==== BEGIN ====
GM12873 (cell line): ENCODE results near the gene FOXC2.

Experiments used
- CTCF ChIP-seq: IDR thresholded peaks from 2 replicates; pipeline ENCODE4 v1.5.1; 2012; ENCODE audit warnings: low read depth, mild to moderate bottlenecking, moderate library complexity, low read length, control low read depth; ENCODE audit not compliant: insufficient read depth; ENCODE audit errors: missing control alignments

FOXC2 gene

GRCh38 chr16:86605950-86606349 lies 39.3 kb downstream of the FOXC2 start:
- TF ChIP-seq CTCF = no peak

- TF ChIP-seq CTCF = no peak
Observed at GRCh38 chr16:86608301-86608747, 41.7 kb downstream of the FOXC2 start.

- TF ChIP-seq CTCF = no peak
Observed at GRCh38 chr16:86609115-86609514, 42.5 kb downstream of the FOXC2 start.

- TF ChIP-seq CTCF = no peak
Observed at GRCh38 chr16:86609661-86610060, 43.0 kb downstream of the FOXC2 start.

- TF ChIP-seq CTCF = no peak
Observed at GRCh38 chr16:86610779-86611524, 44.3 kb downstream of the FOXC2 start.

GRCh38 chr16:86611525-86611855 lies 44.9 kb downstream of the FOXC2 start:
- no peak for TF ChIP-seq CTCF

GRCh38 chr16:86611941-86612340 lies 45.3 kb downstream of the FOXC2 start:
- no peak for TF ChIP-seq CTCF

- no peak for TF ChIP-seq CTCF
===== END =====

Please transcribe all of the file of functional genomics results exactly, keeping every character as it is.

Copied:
GM12873 (cell line): ENCODE results near the gene FOXC2.

Experiments used
- CTCF ChIP-seq: IDR thresholded peaks from 2 replicates; pipeline ENCODE4 v1.5.1; 2012; ENCODE audit warnings: low read depth, mild to moderate bottlenecking, moderate library complexity, low read length, control low read depth; ENCODE audit not compliant: insufficient read depth; ENCODE audit errors: missing control alignments

FOXC2 gene

GRCh38 chr16:86605950-86606349 lies 39.3 kb downstream of the FOXC2 start:
- TF ChIP-seq CTCF = no peak

- TF ChIP-seq CTCF = no peak
Observed at GRCh38 chr16:86608301-86608747, 41.7 kb downstream of the FOXC2 start.

- TF ChIP-seq CTCF = no peak
Observed at GRCh38 chr16:86609115-86609514, 42.5 kb downstream of the FOXC2 start.

- TF ChIP-seq CTCF = no peak
Observed at GRCh38 chr16:86609661-86610060, 43.0 kb downstream of the FOXC2 start.

- TF ChIP-seq CTCF = no peak
Observed at GRCh38 chr16:86610779-86611524, 44.3 kb downstream of the FOXC2 start.

GRCh38 chr16:86611525-86611855 lies 44.9 kb downstream of the FOXC2 start:
- no peak for TF ChIP-seq CTCF

GRCh38 chr16:86611941-86612340 lies 45.3 kb downstream of the FOXC2 start:
- no peak for TF ChIP-seq CTCF

- no peak for TF ChIP-seq CTCF